My mother, the kids, and I spent Monday at the mall's end-of-summer "Mommy & Me" day. So did every mom who owned a stroller in a three-parish area. Between the moms, the grandmas, the kids, and the strollers...a can of sardines looked like a spacious mansion compared to that food court!
But it was so interesting to be among that many women who looked just like me--all a bit frazzled, most with hastily put on make-up and another bad hair day in a long line of bad hair days. We all snatched up the coupons for free ice cream, cookies, and kids meals, plastered stickers on t-shirts, and stood in mile-long lines for free carousel rides. We encouraged our children to not fear but rather hug or shake hands with the life size Build-A-Bear, cookie, ice cream cone, and Chick-Fil-A cow.
All us moms looked like deer caught in headlights. Our movements were jerky; our eyes darted around constantly like Secret Service women as we stayed on high alert, watching for our child to dart out into the melee or erupt in a spontaneous tantrum, a stroller to lose control and swerve into us, or an opening to appear in the crowd so we could squeeze though to another square foot of afternoon fun.
And then there were the sounds! It was like someone had secretly recorded me over the past month and then just stuck my words into these women's mouths.
"No! You have to stay in your seat!"
"Where do you think you're going? I don't think so."
"It's ok. Stop crying. The big cow is way over there now."
"Not until you eat all your meat."
"No, not both: you choose--ice cream or cookie."
All the while, Amelia's disposition was less than cheerful, probably due in part to the tooth I can see right beneath her top gums. And Emerson's car-nap on the ride home meant he thought the bed-nap this afternoon was a no-no.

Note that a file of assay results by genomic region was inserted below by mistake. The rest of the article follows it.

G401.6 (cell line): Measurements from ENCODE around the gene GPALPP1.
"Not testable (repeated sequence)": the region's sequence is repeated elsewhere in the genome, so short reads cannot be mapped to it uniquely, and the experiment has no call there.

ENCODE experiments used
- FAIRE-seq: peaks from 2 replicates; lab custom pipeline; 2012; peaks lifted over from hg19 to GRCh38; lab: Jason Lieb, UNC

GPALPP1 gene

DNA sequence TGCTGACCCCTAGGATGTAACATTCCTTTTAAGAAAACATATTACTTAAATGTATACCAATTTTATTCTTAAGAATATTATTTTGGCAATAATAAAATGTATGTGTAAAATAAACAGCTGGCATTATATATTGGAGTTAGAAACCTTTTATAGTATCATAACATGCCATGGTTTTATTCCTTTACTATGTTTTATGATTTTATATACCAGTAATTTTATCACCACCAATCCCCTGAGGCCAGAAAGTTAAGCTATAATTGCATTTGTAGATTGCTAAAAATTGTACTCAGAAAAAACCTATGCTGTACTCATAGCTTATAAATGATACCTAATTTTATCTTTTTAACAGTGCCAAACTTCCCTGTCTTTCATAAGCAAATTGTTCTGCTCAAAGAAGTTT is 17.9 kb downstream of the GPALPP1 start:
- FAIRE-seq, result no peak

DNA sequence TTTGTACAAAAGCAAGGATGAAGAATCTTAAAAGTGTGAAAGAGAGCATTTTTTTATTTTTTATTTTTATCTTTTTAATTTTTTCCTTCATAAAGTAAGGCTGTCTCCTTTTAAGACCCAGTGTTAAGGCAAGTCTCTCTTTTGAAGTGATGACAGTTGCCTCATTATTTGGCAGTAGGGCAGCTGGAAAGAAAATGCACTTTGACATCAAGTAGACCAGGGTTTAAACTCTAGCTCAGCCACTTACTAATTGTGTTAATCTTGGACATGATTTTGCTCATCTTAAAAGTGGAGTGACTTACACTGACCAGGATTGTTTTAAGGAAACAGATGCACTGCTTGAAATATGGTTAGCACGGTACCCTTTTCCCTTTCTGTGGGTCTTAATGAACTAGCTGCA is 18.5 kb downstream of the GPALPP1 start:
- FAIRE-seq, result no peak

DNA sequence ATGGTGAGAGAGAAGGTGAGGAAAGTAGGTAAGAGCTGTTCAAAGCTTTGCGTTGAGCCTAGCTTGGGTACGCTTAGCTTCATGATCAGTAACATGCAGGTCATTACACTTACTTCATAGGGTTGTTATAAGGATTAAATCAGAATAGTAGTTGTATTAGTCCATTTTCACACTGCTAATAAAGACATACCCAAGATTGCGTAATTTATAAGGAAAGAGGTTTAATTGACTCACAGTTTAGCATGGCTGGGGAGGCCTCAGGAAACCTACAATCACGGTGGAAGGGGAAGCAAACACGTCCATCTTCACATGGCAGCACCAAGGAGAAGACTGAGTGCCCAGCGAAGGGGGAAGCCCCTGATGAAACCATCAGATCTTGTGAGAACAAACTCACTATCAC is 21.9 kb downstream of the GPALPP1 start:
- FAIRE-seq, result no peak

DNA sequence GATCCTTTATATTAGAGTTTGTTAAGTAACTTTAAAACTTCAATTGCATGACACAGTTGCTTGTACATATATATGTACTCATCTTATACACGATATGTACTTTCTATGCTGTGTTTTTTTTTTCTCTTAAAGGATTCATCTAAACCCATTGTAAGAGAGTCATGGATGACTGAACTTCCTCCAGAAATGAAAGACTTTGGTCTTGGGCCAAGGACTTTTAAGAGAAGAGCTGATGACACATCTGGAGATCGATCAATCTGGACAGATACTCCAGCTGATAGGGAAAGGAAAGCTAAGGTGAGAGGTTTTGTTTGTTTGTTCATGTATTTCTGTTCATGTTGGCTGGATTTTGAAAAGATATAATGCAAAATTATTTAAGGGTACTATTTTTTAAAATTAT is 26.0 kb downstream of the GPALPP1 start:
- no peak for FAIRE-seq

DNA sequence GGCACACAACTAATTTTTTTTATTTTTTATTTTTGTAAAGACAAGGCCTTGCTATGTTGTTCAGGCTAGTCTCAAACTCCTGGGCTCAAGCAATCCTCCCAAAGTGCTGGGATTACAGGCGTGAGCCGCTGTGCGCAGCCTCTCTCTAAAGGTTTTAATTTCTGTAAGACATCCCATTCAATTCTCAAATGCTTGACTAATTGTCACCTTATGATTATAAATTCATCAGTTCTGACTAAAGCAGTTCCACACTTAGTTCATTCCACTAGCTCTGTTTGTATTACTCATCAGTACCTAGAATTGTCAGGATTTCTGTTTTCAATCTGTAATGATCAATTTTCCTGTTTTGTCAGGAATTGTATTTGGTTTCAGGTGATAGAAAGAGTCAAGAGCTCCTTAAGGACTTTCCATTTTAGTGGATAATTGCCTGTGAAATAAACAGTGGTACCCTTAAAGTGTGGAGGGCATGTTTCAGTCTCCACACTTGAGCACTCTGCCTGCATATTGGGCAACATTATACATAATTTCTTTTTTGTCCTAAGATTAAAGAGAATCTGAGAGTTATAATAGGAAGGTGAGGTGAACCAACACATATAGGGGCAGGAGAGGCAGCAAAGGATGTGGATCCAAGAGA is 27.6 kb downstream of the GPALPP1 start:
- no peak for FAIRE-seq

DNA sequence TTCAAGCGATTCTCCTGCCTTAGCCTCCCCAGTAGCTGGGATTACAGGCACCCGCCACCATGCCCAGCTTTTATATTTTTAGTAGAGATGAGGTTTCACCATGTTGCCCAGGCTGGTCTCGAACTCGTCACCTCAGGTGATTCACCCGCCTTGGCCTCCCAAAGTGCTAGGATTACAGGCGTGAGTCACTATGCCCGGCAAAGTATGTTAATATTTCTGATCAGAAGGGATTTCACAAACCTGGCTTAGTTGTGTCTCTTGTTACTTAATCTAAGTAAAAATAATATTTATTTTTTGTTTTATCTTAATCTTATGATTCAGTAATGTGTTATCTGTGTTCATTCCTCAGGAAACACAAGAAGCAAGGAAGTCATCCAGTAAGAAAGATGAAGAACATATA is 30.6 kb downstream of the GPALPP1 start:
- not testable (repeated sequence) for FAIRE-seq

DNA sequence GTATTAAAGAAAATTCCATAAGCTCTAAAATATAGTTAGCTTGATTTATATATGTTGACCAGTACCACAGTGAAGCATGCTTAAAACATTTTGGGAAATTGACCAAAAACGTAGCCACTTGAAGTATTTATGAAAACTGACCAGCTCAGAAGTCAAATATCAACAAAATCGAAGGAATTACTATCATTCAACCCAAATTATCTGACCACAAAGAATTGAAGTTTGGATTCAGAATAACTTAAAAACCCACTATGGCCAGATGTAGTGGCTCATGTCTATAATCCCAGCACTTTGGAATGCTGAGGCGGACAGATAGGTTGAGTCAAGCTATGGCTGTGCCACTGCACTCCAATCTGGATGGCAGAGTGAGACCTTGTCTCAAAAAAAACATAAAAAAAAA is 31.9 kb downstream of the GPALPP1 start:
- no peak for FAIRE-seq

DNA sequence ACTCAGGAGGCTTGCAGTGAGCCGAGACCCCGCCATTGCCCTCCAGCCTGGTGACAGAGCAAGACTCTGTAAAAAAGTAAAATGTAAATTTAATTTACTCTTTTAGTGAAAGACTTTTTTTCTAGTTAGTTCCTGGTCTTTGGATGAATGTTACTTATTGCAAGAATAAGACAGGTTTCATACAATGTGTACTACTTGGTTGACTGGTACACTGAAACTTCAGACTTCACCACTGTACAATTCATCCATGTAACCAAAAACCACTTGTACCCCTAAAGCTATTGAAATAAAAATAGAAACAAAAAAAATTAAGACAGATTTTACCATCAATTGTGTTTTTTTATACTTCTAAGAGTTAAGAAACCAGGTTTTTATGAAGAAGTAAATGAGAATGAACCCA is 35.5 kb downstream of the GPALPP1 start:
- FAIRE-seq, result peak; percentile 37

As I plopped on the couch for an afternoon respite, I had the discouraging thought that Wyatt won't even remember today's sacrifice. So why bother when it's not a memory he'll probably even keep?
Later in the evening, Doug and Wyatt rode up on the silver gator and asked me to come for a ride, nowhere in particular, just around the neighborhood to feel the wind whip through our hair.
"We going blackberry picking?" Wyatt asked. I had forgotten we hadn't gone riding together since earlier this summer. He hadn't.
"No. There won't be any more blackberries till next year. I just want to ride with you because I love you. Is that ok?"
"Yeah." And he snuggled a bit closer in the crook of my arm.
He won't remember this single event either. But, it made me realize that it's not merely one event that's important. What matters is that when he adds them all together in his mind, he hopefully will have a picture of a childhood where he was loved, where he was taught about God and Jesus, where he was part of a family.
That's all any mother can hope for.